This may sound obvious, but, particularly in smaller organizations, it’s very easy to make “exceptions” in the interest of expediency, particularly when clients are involved as they our in our daily workflow. In those situations, it’s helpful to be able to fall back on “I’m sorry, we’re unable to do that due to an internal policy,” as it draws a line on the conversation, even if someone thinks they have a compelling argument for sharing.
When an employee moves on, it’s an absolute must to change their passwords and review access immediately. Make sure that someone is responsible for a full audit of their access to primary and related company accounts. The more organized your password and SOPs for access management, the easier this is.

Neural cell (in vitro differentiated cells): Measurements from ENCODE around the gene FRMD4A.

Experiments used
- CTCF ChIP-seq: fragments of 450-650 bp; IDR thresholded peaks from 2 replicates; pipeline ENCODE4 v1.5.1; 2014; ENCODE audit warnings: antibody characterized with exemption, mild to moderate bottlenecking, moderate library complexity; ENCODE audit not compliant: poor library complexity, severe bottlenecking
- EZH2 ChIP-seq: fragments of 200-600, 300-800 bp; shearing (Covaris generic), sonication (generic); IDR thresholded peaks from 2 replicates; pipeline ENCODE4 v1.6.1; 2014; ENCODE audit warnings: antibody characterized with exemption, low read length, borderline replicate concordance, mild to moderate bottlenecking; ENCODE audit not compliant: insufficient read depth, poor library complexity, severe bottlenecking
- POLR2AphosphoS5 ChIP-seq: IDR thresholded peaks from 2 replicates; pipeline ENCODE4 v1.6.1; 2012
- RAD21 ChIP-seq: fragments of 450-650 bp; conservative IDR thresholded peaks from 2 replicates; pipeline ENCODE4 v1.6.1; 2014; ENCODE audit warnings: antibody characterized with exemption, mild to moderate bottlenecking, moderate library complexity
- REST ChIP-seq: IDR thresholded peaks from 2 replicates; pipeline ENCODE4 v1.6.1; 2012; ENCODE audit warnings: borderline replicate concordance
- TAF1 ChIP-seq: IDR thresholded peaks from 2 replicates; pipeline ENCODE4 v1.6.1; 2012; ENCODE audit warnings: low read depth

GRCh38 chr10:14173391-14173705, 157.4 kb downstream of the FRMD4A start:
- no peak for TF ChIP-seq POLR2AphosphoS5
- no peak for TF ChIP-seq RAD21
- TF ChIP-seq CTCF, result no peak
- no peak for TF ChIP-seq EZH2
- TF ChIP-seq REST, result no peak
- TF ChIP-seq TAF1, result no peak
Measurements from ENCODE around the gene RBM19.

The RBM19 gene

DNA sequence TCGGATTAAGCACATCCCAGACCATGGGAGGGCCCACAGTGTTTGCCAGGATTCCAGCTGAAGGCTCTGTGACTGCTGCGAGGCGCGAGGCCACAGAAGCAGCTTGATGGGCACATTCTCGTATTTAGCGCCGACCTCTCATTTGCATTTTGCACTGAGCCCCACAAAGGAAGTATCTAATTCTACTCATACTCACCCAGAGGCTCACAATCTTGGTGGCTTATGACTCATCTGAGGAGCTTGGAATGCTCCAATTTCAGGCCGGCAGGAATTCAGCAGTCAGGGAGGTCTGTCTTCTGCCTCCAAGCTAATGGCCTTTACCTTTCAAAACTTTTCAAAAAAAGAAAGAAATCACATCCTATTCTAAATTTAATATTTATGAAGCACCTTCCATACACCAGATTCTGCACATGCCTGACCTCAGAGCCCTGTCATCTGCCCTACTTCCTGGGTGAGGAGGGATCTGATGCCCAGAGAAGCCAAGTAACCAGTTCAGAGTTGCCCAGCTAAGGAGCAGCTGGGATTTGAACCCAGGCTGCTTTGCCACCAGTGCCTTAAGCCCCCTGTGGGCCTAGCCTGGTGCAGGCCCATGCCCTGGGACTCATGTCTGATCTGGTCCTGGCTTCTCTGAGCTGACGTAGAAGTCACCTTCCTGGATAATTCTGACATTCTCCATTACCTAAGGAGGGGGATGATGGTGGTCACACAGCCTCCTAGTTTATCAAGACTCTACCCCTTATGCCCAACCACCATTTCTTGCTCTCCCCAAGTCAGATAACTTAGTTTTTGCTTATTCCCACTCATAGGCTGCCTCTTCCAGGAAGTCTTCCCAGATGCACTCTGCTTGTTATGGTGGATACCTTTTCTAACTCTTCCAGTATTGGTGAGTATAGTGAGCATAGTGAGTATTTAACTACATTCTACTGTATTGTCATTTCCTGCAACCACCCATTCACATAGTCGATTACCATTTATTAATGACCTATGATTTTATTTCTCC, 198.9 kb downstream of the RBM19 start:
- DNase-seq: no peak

Clean Desk Policy:
For offices with access to sensitive information, communicate an explicit policy against any written passwords or credentials being left on desks where passers-by can see them.
Document and Educate
The fact is that we’re all busy and security can easily become an abstract concept that takes a back seat to the immediate task at hand. The more that your security measures are documented and communicated, the less likely they are to be considered “suggestions” by employees and coworkers.
Implementing a regular audit of password security, 2FA and access and communicating best practices for operational security in writing makes security more tangible. Making it clear that these steps are for each individual’s security can be more effective than a dry document about company assets.
The modern business needs to be alert to more than just cyber threats; ninja’s are out there and you need to take actions to defend against them.
After you’ve dug your moat, we’d recommend investing in robot alligators – regular alligators just eat bad ninjas, cyborg alligators laser them and eat them simultaneously. Any serious security professional will tell you that this is just good sense.
Ok, just kidding… get regular alligators